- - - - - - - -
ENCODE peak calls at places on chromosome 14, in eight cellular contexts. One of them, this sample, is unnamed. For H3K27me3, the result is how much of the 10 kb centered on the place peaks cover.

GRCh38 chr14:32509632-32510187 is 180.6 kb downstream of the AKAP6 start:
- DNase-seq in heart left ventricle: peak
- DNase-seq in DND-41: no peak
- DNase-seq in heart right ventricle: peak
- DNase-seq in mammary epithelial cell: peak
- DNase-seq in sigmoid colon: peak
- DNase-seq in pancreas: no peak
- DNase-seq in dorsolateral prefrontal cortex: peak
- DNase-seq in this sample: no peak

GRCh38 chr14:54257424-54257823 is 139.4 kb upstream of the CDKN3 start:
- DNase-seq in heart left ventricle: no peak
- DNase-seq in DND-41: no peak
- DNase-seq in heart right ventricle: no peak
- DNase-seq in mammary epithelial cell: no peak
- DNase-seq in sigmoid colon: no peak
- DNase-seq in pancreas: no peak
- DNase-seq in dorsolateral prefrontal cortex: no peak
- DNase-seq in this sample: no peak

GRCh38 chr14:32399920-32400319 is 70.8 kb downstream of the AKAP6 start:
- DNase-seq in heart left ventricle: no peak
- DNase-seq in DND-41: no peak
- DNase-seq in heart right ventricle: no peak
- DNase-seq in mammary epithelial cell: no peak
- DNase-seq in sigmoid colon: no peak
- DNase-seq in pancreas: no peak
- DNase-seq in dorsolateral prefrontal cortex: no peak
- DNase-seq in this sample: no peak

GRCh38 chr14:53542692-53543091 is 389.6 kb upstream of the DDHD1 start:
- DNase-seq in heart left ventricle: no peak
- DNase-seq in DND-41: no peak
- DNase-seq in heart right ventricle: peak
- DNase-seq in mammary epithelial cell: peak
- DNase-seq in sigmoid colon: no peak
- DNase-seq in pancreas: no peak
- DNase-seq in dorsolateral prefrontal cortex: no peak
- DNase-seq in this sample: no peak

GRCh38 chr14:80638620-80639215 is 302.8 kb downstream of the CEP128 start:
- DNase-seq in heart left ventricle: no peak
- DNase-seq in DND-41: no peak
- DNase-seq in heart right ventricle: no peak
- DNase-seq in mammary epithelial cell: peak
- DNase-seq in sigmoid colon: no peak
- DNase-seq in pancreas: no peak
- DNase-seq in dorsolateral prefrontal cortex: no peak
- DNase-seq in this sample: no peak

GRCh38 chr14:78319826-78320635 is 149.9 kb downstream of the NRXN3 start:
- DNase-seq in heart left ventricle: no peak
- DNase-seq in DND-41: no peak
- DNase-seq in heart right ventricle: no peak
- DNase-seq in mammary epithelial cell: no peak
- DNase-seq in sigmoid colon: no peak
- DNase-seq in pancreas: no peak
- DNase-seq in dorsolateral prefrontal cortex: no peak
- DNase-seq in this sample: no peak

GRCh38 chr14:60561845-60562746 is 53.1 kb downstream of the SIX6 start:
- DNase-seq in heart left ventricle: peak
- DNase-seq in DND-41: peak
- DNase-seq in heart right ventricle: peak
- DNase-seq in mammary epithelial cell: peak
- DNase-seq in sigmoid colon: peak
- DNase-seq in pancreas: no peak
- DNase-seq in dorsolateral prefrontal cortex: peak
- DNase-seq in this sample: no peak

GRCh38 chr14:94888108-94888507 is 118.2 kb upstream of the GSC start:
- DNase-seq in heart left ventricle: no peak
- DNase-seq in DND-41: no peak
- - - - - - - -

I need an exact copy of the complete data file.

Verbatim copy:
ENCODE peak calls at places on chromosome 14, in eight cellular contexts. One of them, this sample, is unnamed. For H3K27me3, the result is how much of the 10 kb centered on the place peaks cover.

GRCh38 chr14:32509632-32510187 is 180.6 kb downstream of the AKAP6 start:
- DNase-seq in heart left ventricle: peak
- DNase-seq in DND-41: no peak
- DNase-seq in heart right ventricle: peak
- DNase-seq in mammary epithelial cell: peak
- DNase-seq in sigmoid colon: peak
- DNase-seq in pancreas: no peak
- DNase-seq in dorsolateral prefrontal cortex: peak
- DNase-seq in this sample: no peak

GRCh38 chr14:54257424-54257823 is 139.4 kb upstream of the CDKN3 start:
- DNase-seq in heart left ventricle: no peak
- DNase-seq in DND-41: no peak
- DNase-seq in heart right ventricle: no peak
- DNase-seq in mammary epithelial cell: no peak
- DNase-seq in sigmoid colon: no peak
- DNase-seq in pancreas: no peak
- DNase-seq in dorsolateral prefrontal cortex: no peak
- DNase-seq in this sample: no peak

GRCh38 chr14:32399920-32400319 is 70.8 kb downstream of the AKAP6 start:
- DNase-seq in heart left ventricle: no peak
- DNase-seq in DND-41: no peak
- DNase-seq in heart right ventricle: no peak
- DNase-seq in mammary epithelial cell: no peak
- DNase-seq in sigmoid colon: no peak
- DNase-seq in pancreas: no peak
- DNase-seq in dorsolateral prefrontal cortex: no peak
- DNase-seq in this sample: no peak

GRCh38 chr14:53542692-53543091 is 389.6 kb upstream of the DDHD1 start:
- DNase-seq in heart left ventricle: no peak
- DNase-seq in DND-41: no peak
- DNase-seq in heart right ventricle: peak
- DNase-seq in mammary epithelial cell: peak
- DNase-seq in sigmoid colon: no peak
- DNase-seq in pancreas: no peak
- DNase-seq in dorsolateral prefrontal cortex: no peak
- DNase-seq in this sample: no peak

GRCh38 chr14:80638620-80639215 is 302.8 kb downstream of the CEP128 start:
- DNase-seq in heart left ventricle: no peak
- DNase-seq in DND-41: no peak
- DNase-seq in heart right ventricle: no peak
- DNase-seq in mammary epithelial cell: peak
- DNase-seq in sigmoid colon: no peak
- DNase-seq in pancreas: no peak
- DNase-seq in dorsolateral prefrontal cortex: no peak
- DNase-seq in this sample: no peak

GRCh38 chr14:78319826-78320635 is 149.9 kb downstream of the NRXN3 start:
- DNase-seq in heart left ventricle: no peak
- DNase-seq in DND-41: no peak
- DNase-seq in heart right ventricle: no peak
- DNase-seq in mammary epithelial cell: no peak
- DNase-seq in sigmoid colon: no peak
- DNase-seq in pancreas: no peak
- DNase-seq in dorsolateral prefrontal cortex: no peak
- DNase-seq in this sample: no peak

GRCh38 chr14:60561845-60562746 is 53.1 kb downstream of the SIX6 start:
- DNase-seq in heart left ventricle: peak
- DNase-seq in DND-41: peak
- DNase-seq in heart right ventricle: peak
- DNase-seq in mammary epithelial cell: peak
- DNase-seq in sigmoid colon: peak
- DNase-seq in pancreas: no peak
- DNase-seq in dorsolateral prefrontal cortex: peak
- DNase-seq in this sample: no peak

GRCh38 chr14:94888108-94888507 is 118.2 kb upstream of the GSC start:
- DNase-seq in heart left ventricle: no peak
- DNase-seq in DND-41: no peak